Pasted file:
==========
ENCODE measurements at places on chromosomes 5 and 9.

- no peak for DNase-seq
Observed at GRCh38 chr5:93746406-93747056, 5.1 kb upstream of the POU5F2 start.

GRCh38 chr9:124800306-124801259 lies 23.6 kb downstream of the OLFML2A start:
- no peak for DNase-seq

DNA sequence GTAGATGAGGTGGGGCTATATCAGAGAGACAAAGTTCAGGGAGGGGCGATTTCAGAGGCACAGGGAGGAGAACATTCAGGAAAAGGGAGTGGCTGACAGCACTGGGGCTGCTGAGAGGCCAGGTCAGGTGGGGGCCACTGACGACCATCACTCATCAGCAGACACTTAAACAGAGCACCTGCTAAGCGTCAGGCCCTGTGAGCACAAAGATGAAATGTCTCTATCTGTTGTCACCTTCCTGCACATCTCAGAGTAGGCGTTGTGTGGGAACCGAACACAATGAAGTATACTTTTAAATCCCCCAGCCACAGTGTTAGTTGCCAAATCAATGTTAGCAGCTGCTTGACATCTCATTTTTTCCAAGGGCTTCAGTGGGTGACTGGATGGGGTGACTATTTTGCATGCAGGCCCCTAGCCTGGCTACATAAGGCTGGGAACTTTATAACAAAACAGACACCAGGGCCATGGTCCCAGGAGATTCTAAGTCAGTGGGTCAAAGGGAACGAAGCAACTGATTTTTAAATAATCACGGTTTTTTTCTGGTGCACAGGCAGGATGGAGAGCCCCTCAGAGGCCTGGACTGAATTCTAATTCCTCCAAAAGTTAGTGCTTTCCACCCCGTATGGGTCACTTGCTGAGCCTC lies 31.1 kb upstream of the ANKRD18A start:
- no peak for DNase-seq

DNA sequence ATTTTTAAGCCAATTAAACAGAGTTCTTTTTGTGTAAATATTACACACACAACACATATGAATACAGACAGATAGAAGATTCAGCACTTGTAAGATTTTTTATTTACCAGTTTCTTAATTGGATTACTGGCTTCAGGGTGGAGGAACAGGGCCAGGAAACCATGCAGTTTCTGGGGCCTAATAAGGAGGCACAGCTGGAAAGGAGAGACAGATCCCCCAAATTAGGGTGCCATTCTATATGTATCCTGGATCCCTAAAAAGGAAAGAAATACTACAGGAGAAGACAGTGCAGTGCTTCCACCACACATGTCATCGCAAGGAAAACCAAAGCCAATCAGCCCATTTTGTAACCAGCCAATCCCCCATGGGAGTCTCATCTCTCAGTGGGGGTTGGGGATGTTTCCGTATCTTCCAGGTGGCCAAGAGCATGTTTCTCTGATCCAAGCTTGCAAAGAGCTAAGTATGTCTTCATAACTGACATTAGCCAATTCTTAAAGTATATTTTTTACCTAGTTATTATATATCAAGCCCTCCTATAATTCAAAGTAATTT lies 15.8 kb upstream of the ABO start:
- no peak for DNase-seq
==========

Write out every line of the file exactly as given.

ENCODE measurements at places on chromosomes 5 and 9.

- no peak for DNase-seq
Observed at GRCh38 chr5:93746406-93747056, 5.1 kb upstream of the POU5F2 start.

GRCh38 chr9:124800306-124801259 lies 23.6 kb downstream of the OLFML2A start:
- no peak for DNase-seq

DNA sequence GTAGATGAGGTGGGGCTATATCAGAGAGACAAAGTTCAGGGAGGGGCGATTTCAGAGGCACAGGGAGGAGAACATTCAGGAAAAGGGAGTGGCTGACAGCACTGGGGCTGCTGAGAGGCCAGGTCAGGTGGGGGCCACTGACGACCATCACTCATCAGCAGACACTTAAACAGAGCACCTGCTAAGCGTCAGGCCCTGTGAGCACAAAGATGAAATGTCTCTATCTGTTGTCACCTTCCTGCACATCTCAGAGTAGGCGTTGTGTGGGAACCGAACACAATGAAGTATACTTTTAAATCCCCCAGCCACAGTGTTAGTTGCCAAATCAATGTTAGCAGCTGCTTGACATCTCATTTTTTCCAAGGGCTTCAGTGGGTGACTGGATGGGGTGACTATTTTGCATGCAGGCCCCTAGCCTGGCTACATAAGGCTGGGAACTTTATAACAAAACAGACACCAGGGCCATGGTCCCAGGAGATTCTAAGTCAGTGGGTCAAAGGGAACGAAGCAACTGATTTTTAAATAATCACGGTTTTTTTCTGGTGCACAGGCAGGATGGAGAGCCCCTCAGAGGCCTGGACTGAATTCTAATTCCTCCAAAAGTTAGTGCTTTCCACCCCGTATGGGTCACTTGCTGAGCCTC lies 31.1 kb upstream of the ANKRD18A start:
- no peak for DNase-seq

DNA sequence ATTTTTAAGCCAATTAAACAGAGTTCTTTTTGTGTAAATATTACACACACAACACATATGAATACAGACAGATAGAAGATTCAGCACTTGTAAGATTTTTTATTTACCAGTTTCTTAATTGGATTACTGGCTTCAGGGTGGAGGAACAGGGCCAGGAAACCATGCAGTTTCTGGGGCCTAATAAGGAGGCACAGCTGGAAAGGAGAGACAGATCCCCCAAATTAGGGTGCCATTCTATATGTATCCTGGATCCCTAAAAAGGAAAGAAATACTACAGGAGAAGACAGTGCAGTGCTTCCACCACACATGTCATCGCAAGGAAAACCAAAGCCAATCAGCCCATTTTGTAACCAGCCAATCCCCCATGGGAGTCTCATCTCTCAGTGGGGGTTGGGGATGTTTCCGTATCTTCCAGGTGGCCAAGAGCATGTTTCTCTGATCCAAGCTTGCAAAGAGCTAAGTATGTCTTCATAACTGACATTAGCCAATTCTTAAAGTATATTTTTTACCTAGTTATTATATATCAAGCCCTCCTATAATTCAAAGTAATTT lies 15.8 kb upstream of the ABO start:
- no peak for DNase-seq